The wizard NetBeans 5.5 offers is more than enough to get anyone stared with the Loaders. Just ask for a File Type wizard, choose the file extension or MIME and quite fast you get everything autogenerated.

Basically each DataLoader is registered …

MindMapping with the NetBeans Platform

I've started work on a free mind-mapping module for the NetBeans Platform (with graph.netbeans.org). Not planning anything fancy, just a well done NetBeans Platform-based application with help, autoupdate, etc.
I expect the feature list to be close to the features of FreeMind or other open-source tools.
What I do want is import from these other free formats in order to have a simple migration guide for the existing users.
I also planned some tutorials / podcasts as I come along but I think I'm overly optimist so I'll be happy if I just manage to finish the first version untill me self-declared deadline of 4th September 2006.

Units API (javax.units) live again !

It was a real shame that javax.units (aka JSR-108) died because of lack of interest. Some nice libraries already use it (geotools for example) and the Java world doesn't have a standard way of talking about units.

Unit measuring seems a very handy way to prototype some nasty formulas. Remember the old: forgot it was metric unit error ?

Well, now javax.units is reborn under JSR-275, with a RI based on JScience. There also seems to be a new package now: javax.quantities. I'm going to read the spec to see what's this about.

Using Netbeans Lookup.getDefault() outside the platform.

A nice thing about the org.openide.util package is that it is standalone and my be used in any project. So you can use Lookup everywhere!

Using lookup outside NetBeans Platform means that the getDefault() lookup contains only the meta-inf services and the classloader. Which isn't bad if you do your jars with services. But in my case I don't.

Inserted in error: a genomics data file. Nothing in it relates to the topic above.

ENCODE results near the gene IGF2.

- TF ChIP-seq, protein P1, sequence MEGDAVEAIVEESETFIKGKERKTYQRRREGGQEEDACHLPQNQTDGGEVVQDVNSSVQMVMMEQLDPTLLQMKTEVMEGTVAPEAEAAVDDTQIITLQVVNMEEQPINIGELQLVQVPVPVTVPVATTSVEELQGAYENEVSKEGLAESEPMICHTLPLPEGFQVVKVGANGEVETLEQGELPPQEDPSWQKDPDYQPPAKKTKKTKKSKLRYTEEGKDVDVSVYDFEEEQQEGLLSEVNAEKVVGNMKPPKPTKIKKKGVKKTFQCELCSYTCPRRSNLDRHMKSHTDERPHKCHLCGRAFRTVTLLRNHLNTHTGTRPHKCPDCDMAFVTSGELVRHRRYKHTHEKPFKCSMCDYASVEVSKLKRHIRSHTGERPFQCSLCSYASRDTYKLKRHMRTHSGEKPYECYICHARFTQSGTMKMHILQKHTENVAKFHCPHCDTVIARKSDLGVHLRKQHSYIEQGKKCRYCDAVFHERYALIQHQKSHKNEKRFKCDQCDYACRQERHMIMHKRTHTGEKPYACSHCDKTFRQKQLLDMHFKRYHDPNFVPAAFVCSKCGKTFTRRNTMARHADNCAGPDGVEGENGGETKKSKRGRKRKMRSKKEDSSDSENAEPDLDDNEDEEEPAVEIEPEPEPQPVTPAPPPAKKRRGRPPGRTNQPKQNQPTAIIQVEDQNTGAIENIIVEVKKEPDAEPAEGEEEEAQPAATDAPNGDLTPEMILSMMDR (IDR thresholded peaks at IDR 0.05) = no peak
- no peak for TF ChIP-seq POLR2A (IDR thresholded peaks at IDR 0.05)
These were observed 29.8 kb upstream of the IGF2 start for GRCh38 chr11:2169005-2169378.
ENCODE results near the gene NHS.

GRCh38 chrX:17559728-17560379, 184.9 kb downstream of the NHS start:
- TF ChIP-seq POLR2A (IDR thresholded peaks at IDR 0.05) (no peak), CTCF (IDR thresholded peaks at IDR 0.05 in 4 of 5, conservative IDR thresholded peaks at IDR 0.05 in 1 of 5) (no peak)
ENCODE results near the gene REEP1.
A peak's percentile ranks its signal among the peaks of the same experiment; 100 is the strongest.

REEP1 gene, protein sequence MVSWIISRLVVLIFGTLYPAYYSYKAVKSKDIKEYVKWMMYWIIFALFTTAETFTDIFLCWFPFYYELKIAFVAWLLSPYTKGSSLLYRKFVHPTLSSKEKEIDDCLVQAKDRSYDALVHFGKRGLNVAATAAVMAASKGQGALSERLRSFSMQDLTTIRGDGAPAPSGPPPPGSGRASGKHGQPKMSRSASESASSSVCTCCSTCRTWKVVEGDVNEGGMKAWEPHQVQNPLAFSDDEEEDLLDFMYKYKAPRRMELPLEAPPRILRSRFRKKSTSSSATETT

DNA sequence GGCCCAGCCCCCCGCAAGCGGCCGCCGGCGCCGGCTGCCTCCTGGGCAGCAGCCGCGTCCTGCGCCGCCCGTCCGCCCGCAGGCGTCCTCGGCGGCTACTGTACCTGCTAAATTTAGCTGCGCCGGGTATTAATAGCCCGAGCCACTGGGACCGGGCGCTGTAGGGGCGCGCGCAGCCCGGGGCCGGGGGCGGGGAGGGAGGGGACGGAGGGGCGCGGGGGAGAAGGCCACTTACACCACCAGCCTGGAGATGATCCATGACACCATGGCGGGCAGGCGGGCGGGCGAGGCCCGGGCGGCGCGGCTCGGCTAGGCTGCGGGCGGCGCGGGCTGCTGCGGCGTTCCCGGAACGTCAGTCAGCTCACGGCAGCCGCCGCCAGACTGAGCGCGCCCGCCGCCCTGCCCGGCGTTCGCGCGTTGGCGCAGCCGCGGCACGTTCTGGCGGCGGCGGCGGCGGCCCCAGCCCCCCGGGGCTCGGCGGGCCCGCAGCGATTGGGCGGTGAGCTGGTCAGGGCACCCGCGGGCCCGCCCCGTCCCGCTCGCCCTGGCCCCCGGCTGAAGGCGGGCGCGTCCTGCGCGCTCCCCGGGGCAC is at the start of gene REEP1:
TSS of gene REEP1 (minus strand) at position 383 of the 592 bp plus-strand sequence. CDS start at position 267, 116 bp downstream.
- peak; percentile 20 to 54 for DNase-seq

So I needed somehow a way to add some objects in the global lookup. Nothing easyer: just define the System.property: org.opeinde.util with your classname (which must be a Lookup.Provider) and them make your own public methods to add objects to the lookup.

So I had com.example.MyLookup registered, with my own static method addToGlobal() and that was I. I could register with the lookup things like the main frame, etc. and use it with the normal Lookup.getDefault.lookup(MyObject.class). Fun stuff !

If this was helpful for you then maybe you'll like reading the other NetBeans Platform-related posts.
--
Emilian Bold
Java-loving consulting services…

Free as in beer and as in speech

An interesting thing this time on TV: a commercial of a mobile company where they say that after the freedom of speaking won from Ceausescu we will now get the right of free
speaking on the mobile (as in no money). I think this is something everybody could understand as a description of open-source with the free as in beer (the commercial) and free as in speech (won after the revolution).

Although the commercial is quite bad-taste especially after so many years after the revolution, it's an amazingly good description of the core free software movement ideea.

Weak References

The nice stuff about Java is that is has GC. The bad part is that the GC only takes care of memory. Why is that ? Programmers like to be messy so we sometimes forget about little things like dispose() that memory. GC is great in this department. But we're also messy in the sense that we forget to close files, network connections, etc. There are all kinds of resources, besides memory that the GC could, in theory, take care of. On such thing are the listeners. I somehow have an inner fear about listeners since they seem messy, in the same way as memory managenent. God forbid you forget to remove a listener or your object will be kept forever. So - why cant' the GC keep track of listeners also ? A quick solution seems to be the usage of weak references for the listeners. Supposedly a weak referenced-object is no longer needed so our listener can finally die. And this is a simple way to involve the GC in managing the listeners. The disadvantage is that there must be a strong refe…